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    Author Archive - Karl Dominguez (Threat Response Engineer)




    A couple of days ago, my colleagues reported an attack that appears to be targeted and that involves email messages sent through a Webmail service. Upon further investigation, we were able to confirm that this attack exploits a previously unpatched vulnerability in Hotmail. Trend Micro detects the malicious email messages as HTML_AGENT.SMJ.

    The said attack simply requires the targeted user to open the specially crafted email message, which automatically executes the embedded script. This then leads to the theft of critical information, specifically email messages and information about the affected user’s personal contacts. The stolen email messages may contain sensitive information that cybercriminals can use for various malicious routines.

    The script connects to http://www.{BLOCKED}eofpublic.com/Microsoft.MSN.hotmail/mail/rdm/rdm.asp?a={user account name}{number} to download yet another script.

    The nature of the said URL strongly suggests that the attack is targeted. The URL contains two variables—{user account name}, which is the target user’s Hotmail ID, and {number}, which is a predefined number set by the attacker. The number seems to determine the malicious payload that will be executed, as we’ve found that the information theft routines are only executed when certain numbers are in the {number} field.

    The URL leads to another script detected by Trend Micro as JS_AGENT.SMJ. The script triggers a request that is sent to the Hotmail server. The said request sends all of the affected user’s email messages to certain email addresses. The email message forwarding, however, will only work during the session wherein the script was executed and will stop once the user logs off.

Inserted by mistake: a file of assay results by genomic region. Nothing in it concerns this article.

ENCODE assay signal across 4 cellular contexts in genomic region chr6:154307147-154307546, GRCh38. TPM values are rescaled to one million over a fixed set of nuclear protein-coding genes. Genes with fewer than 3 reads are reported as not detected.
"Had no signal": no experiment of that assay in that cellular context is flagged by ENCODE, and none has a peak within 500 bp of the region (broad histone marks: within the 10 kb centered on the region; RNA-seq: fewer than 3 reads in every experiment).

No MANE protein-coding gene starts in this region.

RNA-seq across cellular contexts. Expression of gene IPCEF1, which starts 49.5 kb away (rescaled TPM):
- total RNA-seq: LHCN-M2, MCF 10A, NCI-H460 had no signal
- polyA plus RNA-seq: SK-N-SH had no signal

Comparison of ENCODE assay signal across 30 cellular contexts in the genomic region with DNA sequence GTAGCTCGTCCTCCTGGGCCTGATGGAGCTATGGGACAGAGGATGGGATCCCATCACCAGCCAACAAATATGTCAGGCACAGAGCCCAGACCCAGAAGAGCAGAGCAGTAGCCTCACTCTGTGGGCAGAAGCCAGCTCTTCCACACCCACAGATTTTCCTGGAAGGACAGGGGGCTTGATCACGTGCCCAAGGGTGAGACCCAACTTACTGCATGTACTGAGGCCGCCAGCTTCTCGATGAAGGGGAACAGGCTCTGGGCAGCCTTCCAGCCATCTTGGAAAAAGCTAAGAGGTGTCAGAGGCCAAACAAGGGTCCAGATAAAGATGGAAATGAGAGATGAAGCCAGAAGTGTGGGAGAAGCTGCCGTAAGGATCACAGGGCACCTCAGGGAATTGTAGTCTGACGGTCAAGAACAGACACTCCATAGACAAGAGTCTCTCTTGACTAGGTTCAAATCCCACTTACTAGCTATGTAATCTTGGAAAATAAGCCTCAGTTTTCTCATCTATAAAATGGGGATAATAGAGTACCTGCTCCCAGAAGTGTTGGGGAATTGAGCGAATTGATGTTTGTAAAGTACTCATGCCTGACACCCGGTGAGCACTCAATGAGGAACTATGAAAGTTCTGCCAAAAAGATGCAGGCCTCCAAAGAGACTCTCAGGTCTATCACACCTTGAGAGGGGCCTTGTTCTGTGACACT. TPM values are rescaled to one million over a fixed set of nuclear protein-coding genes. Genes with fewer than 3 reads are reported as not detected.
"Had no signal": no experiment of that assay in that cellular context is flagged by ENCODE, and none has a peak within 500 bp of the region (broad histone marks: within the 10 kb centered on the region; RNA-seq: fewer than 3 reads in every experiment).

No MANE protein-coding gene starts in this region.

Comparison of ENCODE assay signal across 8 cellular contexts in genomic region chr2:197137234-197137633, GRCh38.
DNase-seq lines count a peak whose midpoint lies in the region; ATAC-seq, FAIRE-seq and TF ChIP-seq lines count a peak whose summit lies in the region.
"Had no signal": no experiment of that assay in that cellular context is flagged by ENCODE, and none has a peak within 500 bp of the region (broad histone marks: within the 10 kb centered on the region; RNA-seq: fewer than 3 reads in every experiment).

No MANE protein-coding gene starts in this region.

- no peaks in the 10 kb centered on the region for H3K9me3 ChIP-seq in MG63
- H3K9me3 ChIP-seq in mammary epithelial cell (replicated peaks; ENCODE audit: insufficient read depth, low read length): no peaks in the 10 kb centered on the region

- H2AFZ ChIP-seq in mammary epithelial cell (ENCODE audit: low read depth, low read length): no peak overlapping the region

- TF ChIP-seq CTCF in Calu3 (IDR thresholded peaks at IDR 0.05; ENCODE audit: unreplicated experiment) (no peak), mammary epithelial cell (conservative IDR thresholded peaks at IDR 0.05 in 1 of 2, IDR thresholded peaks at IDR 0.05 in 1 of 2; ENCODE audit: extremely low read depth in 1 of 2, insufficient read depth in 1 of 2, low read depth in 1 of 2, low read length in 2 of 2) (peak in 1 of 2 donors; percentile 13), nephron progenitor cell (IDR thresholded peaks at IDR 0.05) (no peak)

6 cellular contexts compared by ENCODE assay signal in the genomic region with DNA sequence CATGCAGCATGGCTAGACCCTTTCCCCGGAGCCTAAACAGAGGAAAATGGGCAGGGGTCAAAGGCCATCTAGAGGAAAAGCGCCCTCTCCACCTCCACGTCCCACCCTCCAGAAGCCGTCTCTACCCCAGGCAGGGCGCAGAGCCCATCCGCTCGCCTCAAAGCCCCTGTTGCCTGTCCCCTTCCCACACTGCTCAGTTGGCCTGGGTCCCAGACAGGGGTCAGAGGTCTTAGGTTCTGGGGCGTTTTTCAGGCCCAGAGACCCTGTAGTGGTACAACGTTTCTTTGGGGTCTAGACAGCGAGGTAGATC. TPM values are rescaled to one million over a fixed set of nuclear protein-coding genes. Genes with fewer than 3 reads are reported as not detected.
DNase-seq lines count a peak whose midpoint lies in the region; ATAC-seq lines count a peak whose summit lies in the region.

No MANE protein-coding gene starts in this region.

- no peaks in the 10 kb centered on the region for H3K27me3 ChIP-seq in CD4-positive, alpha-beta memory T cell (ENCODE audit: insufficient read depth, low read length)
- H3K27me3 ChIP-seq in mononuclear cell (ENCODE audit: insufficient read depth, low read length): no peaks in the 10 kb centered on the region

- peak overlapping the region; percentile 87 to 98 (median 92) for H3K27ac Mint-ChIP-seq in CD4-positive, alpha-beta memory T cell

The attack takes advantage of a script or a CSS filtering mechanism bug in Hotmail (CVE-2011-1252). Microsoft has already taken action and has updated Hotmail to fix the said bug.

    Read the rest of this entry »

     



    I recently posted an entry about Trojanized applications that were found in the Android Market. About 50 repackaged versions of legitimate apps were pulled from the Android Market after being found infected with AndroidOS_LOTOOR.A. AndroidOS_LOTOOR.A steals mobile device information as well as gives unauthorized users root access to an infected device.

    As course of action, Google pulled the applications from the Android Market, remotely removed the Trojanized apps from users’ devices, and deployed the Android Market Security Tool—a tool that reverses the modifications done by AndroidOS_LOTOOR.A and prevents the device from sending out device information.

    Of course, what must come along but a Trojanized version of the very same application that Google released to protect users from Trojanized applications. While the legitimate application prevents information theft, AndroidOS_BGSERV.A does the opposite. It acts as a backdoor application that gathers device information and sends this to a remote URL. It also keeps a log of its routines, which it then sends to the same URL, enabling its proponents to keep track of its activities. The Trojanized application also performs functions and actions without the user’s authorization. These routines include modifying call logs, intercepting or monitoring messages, and downloading videos.

    Read the rest of this entry »

     



    Mobile threats are reaching new heights today and the Android platform is becoming a favorite of attackers. Google made the Android platform as “open” as possible and released application development documentations, source codes, and SDKs for anyone to see. Becoming an Android developer is quite easy—one just needs to pay a US$25 registration fee and he/she is set and can upload applications to the Android Market.